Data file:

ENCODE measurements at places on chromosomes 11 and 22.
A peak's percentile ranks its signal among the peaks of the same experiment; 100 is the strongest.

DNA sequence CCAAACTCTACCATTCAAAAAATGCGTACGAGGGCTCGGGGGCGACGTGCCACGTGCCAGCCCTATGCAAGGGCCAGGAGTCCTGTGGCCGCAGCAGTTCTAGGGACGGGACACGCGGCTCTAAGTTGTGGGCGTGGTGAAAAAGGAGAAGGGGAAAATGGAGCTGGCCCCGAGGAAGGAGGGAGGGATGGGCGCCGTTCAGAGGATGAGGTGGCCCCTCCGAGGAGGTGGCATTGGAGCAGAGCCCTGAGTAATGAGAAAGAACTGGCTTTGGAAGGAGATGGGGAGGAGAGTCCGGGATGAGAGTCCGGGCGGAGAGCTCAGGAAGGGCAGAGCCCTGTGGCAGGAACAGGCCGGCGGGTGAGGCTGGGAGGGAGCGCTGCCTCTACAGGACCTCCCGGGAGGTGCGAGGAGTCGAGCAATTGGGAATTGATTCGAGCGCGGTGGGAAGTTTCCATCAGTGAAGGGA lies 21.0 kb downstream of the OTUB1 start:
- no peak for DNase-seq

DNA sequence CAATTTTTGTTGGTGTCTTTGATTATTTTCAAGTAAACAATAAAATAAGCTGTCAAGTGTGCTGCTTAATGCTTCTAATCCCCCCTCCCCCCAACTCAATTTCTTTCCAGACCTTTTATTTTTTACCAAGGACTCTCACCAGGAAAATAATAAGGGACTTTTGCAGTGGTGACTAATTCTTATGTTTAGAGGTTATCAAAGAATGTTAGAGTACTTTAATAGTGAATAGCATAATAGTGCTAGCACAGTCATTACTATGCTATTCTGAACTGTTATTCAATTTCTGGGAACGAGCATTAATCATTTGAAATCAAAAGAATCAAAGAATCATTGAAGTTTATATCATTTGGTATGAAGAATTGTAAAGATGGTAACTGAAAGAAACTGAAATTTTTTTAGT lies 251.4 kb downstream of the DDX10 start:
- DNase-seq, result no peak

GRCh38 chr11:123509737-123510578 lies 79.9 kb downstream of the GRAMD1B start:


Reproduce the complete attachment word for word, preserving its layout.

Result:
ENCODE measurements at places on chromosomes 11 and 22.
A peak's percentile ranks its signal among the peaks of the same experiment; 100 is the strongest.

DNA sequence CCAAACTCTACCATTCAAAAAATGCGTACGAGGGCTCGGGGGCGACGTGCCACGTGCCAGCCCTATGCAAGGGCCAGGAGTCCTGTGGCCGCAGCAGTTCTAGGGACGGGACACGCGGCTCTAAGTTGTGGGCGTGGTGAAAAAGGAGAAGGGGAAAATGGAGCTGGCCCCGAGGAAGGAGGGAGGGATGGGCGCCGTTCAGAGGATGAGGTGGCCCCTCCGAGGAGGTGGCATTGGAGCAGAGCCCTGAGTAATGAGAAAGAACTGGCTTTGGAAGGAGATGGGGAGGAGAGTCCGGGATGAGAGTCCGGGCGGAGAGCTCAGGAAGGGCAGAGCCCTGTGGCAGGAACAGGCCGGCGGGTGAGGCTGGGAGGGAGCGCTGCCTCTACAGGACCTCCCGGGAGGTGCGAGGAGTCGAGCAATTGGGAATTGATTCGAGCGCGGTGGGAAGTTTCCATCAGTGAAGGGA lies 21.0 kb downstream of the OTUB1 start:
- no peak for DNase-seq

DNA sequence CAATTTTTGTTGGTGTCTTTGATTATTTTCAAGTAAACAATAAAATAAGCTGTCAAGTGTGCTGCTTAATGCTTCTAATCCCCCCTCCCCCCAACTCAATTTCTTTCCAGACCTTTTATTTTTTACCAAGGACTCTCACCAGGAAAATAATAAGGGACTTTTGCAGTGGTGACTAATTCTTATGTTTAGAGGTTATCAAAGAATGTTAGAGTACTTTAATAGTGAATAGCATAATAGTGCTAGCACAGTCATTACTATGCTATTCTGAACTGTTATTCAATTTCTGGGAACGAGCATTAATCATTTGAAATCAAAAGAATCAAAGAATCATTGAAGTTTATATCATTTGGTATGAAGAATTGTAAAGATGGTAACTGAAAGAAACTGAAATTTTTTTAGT lies 251.4 kb downstream of the DDX10 start:
- DNase-seq, result no peak

GRCh38 chr11:123509737-123510578 lies 79.9 kb downstream of the GRAMD1B start: